The overwhelmingly positive response (including a handful of Emmy nominations) to the first limited season of Northern Exposure in the summer of 1990 prompted CBS to commission seven more episodes, which were seen in the spring of 1991. In the eight months between the first batch of episodes and this new manifest, New York-born doctor Joel Fleischman (Rob Morrow) had become accustomed to his enforced four-year stay in the miniscule Alaskan village of Cicely, though he still yearned to chuck it all and return to the Big Apple. In the course of season two, local air-transport pilot Maggie O'Connell endured the loss of another boyfriend to "Maggie's curse," whereby all of her past sweethearts had met with bizarre but mildly chucklesome deaths. In this instance, poor Rick Pederson (Grant Goodeve) was killed by a falling satellite. Tavern owner Holling Vicoeur (John Cullum) continued to postpone his promised wedding to his teenaged sweetie Shelly Tambo (Cynthia Geary), though he did reluctantly acquiesce to Shelly's insistence that he be circumcised. Maurice Minnifield (Barry Corbin), the ex-astronaut who owned Cicely, felt that his manhood was threatened when a gay couple, Ron Bantz (Doug Ballard) and Erick Hillman (Don R. McManus), purchased one of his choice real-estate lots; eventually, however, Maurice warmed up to his new tenants, especially when he discovered that he had much in common with them (except their sexual preferences, of course). And as quirky KBHR DJ Chris Danforth (John Corbett) persisted in trying to unravel the mysteries of his own past, Maurice's Native American assistant Ed Chigliak (Darren E. Burrows) contemplated what the future held for him. In addition to the aforementioned Doug Ballard and Don R. McManus, another semi-regular was added to the series: William J. White as Sam, the largely non-speaking cook at Holling's establishment. Still another, more prominent recurring character was introduced during season two: Diane Delano as brusque, officious state trooper Barbara Semanski, to whom Maurice was irresistibly attracted. Gathering an even bigger audience for its second complement of seven episodes than during its eight-week tryout in 1990, Northern Exposure was finally picked up by CBS for a full-season run that kicked off in the fall of 1991.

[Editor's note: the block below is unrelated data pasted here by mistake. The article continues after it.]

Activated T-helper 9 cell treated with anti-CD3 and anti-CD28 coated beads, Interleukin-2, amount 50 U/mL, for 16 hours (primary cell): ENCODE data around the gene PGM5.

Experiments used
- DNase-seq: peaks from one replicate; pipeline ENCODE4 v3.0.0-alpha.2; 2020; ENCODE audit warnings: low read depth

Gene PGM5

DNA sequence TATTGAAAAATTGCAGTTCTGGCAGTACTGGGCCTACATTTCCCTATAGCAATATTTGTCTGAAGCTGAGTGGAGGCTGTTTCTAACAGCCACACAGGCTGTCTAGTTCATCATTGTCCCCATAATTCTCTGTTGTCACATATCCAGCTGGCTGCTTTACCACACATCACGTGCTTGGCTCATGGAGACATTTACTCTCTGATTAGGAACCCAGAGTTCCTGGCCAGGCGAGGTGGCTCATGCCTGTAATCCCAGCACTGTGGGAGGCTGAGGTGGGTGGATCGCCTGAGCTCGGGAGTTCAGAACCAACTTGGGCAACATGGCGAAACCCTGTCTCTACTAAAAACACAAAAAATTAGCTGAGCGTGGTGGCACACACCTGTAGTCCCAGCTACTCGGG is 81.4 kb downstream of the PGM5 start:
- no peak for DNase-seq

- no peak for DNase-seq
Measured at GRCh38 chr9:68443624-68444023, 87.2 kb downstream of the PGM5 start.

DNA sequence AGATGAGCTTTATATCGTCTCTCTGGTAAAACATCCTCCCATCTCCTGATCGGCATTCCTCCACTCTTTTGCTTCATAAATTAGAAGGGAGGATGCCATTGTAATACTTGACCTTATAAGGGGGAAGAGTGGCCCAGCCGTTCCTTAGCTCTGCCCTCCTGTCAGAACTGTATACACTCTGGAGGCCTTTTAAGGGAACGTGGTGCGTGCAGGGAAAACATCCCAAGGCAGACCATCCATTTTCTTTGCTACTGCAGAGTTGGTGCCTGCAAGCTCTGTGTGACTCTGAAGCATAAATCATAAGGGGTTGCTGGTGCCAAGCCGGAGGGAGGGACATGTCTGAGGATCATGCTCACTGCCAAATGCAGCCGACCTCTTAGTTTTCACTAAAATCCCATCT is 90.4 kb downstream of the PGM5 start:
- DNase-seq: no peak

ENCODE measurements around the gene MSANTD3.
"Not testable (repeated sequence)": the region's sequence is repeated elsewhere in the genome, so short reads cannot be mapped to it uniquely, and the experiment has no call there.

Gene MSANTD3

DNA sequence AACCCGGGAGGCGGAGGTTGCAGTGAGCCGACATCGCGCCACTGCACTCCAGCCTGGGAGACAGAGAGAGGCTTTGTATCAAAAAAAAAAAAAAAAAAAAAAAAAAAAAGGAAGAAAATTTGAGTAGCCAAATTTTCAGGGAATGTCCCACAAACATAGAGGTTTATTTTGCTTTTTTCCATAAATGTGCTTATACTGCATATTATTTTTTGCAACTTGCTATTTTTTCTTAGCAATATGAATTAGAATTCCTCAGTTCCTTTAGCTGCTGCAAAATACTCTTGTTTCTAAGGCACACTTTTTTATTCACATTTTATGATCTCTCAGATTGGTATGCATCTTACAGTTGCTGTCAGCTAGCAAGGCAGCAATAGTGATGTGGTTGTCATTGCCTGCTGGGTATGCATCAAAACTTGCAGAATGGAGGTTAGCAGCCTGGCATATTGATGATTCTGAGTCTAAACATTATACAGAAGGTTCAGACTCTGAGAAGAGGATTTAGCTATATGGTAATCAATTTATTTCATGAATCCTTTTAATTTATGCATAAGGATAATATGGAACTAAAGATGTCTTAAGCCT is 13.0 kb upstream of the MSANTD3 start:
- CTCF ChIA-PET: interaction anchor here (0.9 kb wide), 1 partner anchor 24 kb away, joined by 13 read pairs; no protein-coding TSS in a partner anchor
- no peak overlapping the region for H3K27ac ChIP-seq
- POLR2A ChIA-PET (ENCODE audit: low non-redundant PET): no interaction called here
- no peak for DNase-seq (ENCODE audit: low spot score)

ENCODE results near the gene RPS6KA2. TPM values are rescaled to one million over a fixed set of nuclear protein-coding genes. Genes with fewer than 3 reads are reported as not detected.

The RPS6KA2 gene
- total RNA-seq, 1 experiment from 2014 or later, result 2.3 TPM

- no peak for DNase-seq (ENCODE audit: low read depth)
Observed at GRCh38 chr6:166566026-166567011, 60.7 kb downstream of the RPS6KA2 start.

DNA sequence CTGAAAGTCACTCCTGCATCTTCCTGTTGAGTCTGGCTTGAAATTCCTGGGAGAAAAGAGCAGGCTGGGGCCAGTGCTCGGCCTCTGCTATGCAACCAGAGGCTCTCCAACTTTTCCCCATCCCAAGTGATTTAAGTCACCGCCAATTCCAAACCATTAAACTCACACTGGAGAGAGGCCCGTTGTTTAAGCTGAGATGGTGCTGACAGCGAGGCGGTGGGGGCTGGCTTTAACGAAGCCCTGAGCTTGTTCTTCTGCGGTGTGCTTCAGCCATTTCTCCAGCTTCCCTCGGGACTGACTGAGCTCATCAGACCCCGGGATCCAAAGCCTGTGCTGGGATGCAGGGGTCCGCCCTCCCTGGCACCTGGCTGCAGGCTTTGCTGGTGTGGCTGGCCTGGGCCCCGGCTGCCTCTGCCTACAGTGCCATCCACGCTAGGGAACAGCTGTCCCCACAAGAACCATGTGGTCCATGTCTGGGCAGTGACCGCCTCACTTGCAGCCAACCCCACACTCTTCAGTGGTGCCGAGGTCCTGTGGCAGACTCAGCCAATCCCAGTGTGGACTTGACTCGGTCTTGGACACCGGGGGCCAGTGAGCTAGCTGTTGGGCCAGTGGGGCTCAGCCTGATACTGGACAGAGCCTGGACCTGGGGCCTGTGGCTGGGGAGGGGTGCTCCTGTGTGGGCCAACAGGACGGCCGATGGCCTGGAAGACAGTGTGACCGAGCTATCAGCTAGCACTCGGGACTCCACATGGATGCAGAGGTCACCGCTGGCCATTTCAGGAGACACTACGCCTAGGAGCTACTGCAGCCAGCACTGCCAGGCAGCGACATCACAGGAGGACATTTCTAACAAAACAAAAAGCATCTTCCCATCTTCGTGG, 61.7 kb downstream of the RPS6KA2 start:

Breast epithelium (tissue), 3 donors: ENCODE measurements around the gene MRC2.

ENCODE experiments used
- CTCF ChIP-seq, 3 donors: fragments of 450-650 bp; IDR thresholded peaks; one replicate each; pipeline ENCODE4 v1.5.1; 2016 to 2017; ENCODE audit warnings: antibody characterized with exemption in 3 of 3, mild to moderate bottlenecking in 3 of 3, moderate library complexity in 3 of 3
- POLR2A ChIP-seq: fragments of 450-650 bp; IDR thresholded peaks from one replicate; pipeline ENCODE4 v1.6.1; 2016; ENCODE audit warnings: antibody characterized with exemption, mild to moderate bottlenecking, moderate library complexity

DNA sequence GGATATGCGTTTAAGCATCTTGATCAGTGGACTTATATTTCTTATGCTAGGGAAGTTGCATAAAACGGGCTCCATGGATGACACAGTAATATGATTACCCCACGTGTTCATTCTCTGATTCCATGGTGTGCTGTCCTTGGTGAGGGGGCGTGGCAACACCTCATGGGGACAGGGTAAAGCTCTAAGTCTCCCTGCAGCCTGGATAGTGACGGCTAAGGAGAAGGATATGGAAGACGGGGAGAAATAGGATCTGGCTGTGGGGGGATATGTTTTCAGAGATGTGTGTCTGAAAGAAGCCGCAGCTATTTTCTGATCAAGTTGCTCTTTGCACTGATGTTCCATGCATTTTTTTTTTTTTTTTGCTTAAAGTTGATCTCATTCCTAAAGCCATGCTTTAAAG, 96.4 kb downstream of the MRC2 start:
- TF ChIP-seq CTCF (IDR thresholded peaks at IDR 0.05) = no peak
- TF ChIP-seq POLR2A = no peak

by Hal Erickson synopsis